A local teacher has started an after school tennis club to help students learn more and gain confidence.
What you need to know
- Dr. Sheryl Cohn believes tennis can help teach students
- The program began when one of her students asked her about her passion, tennis
- She says she is proud of everything her students have achieved so far
Sometimes a simple conversation can inspire an entire movement. That’s what happened this year at a Lake County Elementary School.
After school, Sawgrass Bay Elementary’s academic support teacher, Dr. Sheryl Cohn, directly to the tennis corner of her room.
“I thought it would be a good thing to do and fell in love with the sport,” she said, explaining how she started playing tennis in college.
For Cohn, tennis became a lifelong sport.
“Tennis is really an important part of my life,” she said. “I play mixed doubles every Sunday morning and it’s a very social thing.”
Now she has started sharing her passion with the students at Sawgrass Bay Elementary. And it all started because of one of her students in fourth grade.
“He said to me, ‘Oh, I did not know you’re playing tennis,'” Cohn said of the conversation. “I said ‘yes’ – I said, ‘Have you ever tried?’ And he said, ‘No, it’s a rich person’s sport.’
“I said, ‘If I get you a racket and I give it to you for free, would you try playing tennis with me?’ He said “sure,” and the rest is history. “
The Junior Tennis Club in Clermont began offering tuition in January with three students and two portable pickleball nets that Cohn purchased.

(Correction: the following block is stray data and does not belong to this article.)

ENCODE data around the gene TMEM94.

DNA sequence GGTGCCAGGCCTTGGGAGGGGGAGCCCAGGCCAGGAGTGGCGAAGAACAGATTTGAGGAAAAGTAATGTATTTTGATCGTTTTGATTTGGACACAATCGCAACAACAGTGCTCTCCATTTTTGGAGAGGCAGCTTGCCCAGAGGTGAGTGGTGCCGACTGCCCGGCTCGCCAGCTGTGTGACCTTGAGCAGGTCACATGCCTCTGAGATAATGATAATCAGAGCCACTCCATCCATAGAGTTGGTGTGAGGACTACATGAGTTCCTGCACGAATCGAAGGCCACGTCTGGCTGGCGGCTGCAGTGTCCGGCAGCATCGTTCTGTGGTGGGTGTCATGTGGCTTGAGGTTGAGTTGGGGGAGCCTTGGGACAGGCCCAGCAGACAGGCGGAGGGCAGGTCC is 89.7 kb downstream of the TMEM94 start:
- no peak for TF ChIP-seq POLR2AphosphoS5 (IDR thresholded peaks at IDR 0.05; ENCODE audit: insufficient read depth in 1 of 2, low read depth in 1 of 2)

“I felt for beginning elementary students, it would be better because they would have more success online,” she said.
She bought rackets, and her tennis friends donated rackets and balls, and the club quickly turned into a smash.
“For me, sharing that love of tennis with other students is just a joy, absolute joy,” Cohn said. “They love it and I love watching them love it.”
Now the group is filled with 13 students from kindergarten to fifth grade. “Dr. Coach,” as she is affectionately known, said that all aspects of childhood development are covered – from socialization and sportsmanship to other things that are useful in the classroom.
“What they find out is physics, angles, math,” Cohn said. “When they hit a ball, and if they know they’re going to hit it at a 45-degree angle, they know where it’s going on the other side of the net.”
Andrea Webb plays basketball, but when she heard about the tennis club, she decided to give it a try.
“That should be fun, you know?” said the 11-year-old. “Can’t hurt to get a little bit more active. So then I came along and I realized I was really good at it.”
Both the fifth grade and her little brother, Dominic, are in the club and that helps keep them busy.
“I know sometimes kids don’t have much to do – playing video games or stuff – and after school it’s a nice little thing you can do,” Webb said. “I encourage people to come to Sawgrass and be in Dr. Cohn’s tennis club. You might be great at a sport and you do not even know it.”
Students also have a couple of assistant coaches who play tennis at East Ridge High School.
“Doing it through school gives them time to be active and just try different sports because some kids don’t know what sport they want to stick to,” said assistant coach Janessa Kendrick. “So it does not hurt to try any of..”
Kendrick volunteered and received community service credit, and she said she is very impressed with what the students have already achieved.
“I’m really proud of the group of kids,” she said. “A lot of the kids have not even held a racket before, so I think it’s pretty cool to see their growth and development from when they started.”
For Dr. Coach, she hopes the club can expand with a third net. And she has big dreams that her tennis students will hit an ace in the future.
“That the kids continue to love tennis continues, some of them get scholarships to college, and if they reach majors, I want free tickets,” Cohn said.